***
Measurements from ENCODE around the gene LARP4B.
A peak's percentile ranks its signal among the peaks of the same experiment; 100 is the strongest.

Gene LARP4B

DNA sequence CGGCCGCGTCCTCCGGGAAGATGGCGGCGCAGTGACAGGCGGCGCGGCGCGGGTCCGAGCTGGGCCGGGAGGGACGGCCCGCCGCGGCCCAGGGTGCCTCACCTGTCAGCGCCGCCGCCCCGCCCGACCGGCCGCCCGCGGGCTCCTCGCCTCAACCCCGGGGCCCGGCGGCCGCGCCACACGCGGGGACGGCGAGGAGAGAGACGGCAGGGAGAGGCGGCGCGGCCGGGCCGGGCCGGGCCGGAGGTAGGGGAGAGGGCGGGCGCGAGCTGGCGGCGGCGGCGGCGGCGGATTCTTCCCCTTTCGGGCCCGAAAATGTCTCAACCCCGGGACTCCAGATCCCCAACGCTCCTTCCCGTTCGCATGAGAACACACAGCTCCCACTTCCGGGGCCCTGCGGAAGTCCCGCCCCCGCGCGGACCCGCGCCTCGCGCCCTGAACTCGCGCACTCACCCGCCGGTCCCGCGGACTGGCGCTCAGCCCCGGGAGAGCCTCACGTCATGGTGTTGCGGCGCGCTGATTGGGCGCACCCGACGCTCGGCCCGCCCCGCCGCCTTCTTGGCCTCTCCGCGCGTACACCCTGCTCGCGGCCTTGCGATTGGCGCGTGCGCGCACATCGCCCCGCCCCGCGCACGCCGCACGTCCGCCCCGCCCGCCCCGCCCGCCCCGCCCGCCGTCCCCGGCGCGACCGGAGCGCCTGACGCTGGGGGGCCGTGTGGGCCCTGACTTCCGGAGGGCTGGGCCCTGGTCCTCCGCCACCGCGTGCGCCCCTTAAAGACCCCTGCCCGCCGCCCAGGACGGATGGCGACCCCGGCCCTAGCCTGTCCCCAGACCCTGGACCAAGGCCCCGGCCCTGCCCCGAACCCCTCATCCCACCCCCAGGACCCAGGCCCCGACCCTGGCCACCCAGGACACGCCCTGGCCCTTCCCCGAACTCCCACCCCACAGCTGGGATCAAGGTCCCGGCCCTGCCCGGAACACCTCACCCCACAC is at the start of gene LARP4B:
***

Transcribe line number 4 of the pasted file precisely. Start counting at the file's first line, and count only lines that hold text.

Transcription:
DNA sequence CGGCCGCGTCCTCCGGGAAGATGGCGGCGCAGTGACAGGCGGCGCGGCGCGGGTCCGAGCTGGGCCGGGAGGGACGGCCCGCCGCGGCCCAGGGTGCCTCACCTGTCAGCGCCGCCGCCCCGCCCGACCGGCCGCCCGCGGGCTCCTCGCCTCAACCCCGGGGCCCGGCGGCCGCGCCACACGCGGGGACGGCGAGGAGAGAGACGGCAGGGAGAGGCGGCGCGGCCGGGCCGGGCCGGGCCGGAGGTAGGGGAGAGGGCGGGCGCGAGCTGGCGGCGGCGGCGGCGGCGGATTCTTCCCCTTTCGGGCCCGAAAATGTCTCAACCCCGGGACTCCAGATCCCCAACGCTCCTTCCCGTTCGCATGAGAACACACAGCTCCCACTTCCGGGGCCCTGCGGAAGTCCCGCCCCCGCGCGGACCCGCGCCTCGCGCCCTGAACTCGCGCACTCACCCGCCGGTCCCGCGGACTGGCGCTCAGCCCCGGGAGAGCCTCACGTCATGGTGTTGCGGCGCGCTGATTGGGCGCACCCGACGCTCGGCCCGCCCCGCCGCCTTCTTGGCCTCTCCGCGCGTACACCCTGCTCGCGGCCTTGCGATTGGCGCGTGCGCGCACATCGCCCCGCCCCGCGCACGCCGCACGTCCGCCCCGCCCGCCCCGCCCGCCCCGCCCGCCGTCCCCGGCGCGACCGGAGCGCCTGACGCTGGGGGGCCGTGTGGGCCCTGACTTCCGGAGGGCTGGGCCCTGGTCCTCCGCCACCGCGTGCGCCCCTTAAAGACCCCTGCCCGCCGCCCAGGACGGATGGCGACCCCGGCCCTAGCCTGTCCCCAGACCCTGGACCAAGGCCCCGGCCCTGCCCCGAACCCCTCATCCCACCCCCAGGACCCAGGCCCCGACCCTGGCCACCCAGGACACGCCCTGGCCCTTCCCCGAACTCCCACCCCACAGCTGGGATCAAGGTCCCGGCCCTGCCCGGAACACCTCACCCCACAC is at the start of gene LARP4B: